Merkel's EU Banking End Game

As a leadership transition looms in Germany, Madam Chancellor may go all-in on EU banking reform.


After 14 years leading Germany, Angela Merkel will not seek another term as chancellor. Before she hands over the reins in 2021, it appears she might use some of her remaining political capital to steward the creation of an EU banking union, historically an unpopular idea in Germany. But Predata signals show that the internet’s initial reaction to a proposal from Merkel’s finance minister may bode well for such a union’s prospects — though other signals related to the political transition suggest the path may be rocky. 

Last week, German Finance Minister Olaf Scholz proposed plans for a common EU bank deposit reinsurance arrangement that would create an EU banking union. The proposal was a bold one for Germany. As the eurozone’s largest and perhaps most stable economy, it has bridled at sharing bank risk with peripheral nations. Though a banking union may increase Germany’s exposure, the lack of such a comprehensive union is a major vulnerability to the long-term viability of the eurozone. 

As perhaps one sign that conditions have been ripening for a serious banking union push, online attention to the issue has been rising steadily since August. Activity on web pages in several European languages — German and Italian, principally — has driven the signal.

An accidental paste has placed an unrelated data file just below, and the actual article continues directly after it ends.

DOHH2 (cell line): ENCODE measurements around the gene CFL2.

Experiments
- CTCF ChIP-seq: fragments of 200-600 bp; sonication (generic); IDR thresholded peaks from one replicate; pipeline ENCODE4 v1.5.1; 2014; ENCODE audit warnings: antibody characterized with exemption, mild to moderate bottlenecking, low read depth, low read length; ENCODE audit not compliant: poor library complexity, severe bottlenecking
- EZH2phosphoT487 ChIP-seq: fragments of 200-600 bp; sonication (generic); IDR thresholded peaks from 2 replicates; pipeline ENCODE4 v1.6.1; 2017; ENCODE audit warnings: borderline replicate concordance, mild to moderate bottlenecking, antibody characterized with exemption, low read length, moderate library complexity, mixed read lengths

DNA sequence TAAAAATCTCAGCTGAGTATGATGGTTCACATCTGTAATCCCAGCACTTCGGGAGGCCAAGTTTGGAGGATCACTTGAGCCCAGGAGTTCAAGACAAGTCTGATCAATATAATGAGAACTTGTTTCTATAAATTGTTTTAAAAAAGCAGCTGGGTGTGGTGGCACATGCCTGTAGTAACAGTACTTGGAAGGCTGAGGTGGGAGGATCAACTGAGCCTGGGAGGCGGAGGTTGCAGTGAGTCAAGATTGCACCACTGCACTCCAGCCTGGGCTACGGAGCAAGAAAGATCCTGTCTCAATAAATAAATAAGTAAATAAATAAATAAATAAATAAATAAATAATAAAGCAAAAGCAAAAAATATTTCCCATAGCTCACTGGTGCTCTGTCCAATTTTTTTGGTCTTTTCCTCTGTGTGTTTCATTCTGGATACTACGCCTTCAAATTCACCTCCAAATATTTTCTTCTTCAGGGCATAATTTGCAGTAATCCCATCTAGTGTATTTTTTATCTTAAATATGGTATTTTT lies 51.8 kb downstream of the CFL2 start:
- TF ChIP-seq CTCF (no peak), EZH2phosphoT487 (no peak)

When Scholz announced the proposal last week, it landed with a bang. Online interest in the German economy surged to its highest level of the year, driven primarily by scrutiny of web pages related to the country’s fiscal policy. This heightened interest in the German economy is a sign that online observers are taking the proposals seriously and considering what greater integration will mean for Europe’s leading economy. 


Concurrently, online interest rose in Germany’s banks. As we wrote in a client note last week, a common EU banking union could have significant upside for German banks, opening up opportunities for consolidations and mergers. 


Though Merkel may push for greater integration, the continuation of that work will fall to her successor. Chairwoman of Merkel’s Christian Democratic Union (CDU) Annegret Kramp-Karrenbauer is the leading candidate to succeed Merkel and would likely carry on her policy agenda. Recent polling, however, has suggested that the CDU’s senior leadership are doubting whether she is the best option to replace Merkel. Other challengers are gaining traction; for instance, online interest surged in Friedrich Merz, a conservative who would likely push the CDU to the right on economic policy.


The CDU will hold a party congress November 22 in Leipzig.  An open power struggle and uncertain transition could draw attention away from the banking union and weaken the prospects of its success.